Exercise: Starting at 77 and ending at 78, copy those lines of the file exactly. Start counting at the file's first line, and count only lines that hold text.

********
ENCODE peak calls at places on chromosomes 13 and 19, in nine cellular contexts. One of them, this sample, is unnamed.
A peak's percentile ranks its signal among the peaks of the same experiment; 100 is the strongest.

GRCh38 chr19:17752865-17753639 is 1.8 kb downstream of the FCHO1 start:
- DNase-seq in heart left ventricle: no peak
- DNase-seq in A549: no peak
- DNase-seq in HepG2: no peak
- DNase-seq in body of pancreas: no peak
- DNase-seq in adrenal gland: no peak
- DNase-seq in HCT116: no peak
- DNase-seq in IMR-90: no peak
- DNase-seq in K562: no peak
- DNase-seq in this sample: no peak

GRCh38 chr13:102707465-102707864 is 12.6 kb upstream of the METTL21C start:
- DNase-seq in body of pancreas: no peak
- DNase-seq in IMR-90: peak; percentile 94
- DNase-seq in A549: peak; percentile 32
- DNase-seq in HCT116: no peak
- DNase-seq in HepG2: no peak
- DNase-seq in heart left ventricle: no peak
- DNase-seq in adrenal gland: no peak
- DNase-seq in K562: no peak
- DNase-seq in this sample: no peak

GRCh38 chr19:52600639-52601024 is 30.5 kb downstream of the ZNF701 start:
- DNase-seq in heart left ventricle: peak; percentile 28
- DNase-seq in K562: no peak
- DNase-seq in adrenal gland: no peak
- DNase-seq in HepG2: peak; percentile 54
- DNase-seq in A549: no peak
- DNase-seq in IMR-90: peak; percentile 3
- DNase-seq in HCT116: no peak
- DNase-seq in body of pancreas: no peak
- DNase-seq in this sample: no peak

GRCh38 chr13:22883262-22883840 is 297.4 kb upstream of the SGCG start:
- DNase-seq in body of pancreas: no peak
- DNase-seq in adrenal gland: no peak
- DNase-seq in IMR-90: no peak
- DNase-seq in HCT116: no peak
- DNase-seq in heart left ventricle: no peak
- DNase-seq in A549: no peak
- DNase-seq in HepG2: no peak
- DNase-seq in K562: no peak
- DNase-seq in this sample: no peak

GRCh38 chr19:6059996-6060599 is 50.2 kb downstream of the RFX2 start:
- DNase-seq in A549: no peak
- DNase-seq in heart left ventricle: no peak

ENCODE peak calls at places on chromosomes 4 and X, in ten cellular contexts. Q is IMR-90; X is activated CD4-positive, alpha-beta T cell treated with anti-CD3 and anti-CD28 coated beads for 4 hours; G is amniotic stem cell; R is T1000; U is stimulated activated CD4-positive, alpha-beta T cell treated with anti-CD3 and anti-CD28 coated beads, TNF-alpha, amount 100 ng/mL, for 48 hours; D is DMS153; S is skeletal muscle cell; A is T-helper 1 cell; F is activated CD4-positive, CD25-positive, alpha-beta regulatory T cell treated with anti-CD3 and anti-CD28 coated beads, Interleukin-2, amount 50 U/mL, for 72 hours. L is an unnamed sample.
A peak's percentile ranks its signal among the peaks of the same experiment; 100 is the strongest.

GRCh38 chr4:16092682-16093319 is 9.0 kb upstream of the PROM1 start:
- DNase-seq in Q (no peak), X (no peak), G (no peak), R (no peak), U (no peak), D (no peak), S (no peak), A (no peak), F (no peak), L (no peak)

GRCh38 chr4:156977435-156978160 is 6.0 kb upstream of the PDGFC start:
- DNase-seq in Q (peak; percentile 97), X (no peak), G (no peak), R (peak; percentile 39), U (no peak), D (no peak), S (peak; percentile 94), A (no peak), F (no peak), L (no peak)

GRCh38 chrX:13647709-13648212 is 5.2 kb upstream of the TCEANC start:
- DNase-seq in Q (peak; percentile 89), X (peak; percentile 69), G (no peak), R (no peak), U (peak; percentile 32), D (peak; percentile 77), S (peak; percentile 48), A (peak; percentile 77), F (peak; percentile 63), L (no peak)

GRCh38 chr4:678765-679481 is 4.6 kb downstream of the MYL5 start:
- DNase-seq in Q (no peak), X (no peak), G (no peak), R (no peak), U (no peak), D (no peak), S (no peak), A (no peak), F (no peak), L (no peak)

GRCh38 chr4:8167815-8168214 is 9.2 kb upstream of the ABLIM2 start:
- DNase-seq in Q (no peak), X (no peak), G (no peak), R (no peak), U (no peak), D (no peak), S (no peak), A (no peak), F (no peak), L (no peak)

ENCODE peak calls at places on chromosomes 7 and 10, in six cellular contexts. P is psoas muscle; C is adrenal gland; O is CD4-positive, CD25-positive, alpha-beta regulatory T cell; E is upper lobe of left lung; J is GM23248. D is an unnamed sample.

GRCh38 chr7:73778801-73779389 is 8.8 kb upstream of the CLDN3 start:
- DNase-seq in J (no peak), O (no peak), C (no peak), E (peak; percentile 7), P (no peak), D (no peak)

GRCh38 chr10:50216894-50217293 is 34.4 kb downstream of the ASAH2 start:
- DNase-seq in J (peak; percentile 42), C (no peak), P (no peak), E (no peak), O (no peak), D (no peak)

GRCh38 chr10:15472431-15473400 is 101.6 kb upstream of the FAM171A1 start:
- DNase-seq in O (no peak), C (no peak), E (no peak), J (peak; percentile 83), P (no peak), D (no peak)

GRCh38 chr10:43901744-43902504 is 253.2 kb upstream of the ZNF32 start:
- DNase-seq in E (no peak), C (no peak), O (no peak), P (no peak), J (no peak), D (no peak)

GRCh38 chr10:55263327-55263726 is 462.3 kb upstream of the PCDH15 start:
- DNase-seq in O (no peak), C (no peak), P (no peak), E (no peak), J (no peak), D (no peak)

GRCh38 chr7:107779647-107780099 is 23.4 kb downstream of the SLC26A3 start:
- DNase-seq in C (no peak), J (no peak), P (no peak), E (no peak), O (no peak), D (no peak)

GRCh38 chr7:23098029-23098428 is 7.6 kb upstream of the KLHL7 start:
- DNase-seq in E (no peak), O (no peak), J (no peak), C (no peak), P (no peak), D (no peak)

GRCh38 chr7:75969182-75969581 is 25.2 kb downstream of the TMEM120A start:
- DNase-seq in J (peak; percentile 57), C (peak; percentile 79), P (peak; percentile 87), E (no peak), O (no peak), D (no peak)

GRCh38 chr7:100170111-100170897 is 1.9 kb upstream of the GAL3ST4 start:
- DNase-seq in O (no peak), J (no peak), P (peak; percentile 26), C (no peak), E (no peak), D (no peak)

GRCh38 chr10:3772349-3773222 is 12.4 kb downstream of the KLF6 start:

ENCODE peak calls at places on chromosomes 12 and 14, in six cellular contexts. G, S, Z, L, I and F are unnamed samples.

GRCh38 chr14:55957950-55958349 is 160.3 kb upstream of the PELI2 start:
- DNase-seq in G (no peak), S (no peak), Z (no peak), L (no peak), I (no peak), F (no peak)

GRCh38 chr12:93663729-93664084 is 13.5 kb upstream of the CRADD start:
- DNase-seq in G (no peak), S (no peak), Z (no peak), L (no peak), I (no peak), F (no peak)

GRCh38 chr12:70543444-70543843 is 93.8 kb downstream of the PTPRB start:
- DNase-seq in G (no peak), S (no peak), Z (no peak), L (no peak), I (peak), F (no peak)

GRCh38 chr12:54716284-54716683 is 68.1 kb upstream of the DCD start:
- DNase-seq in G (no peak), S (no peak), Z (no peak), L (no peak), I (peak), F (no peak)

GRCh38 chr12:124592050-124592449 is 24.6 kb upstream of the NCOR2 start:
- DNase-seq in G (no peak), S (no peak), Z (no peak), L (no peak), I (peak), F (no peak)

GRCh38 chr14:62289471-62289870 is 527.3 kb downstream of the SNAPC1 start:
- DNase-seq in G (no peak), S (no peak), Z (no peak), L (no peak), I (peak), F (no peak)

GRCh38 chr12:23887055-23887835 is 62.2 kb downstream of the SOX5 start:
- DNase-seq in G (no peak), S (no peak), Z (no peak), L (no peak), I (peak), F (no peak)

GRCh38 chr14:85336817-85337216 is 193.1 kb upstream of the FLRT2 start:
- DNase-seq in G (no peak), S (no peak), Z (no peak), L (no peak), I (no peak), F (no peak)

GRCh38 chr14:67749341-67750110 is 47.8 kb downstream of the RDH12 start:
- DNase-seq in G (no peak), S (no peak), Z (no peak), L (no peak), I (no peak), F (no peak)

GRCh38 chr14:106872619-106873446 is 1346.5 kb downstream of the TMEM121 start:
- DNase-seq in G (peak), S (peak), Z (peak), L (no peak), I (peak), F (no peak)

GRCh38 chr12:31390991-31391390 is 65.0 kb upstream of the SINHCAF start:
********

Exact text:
GRCh38 chr10:3772349-3773222 is 12.4 kb downstream of the KLF6 start:

ENCODE peak calls at places on chromosomes 12 and 14, in six cellular contexts. G, S, Z, L, I and F are unnamed samples.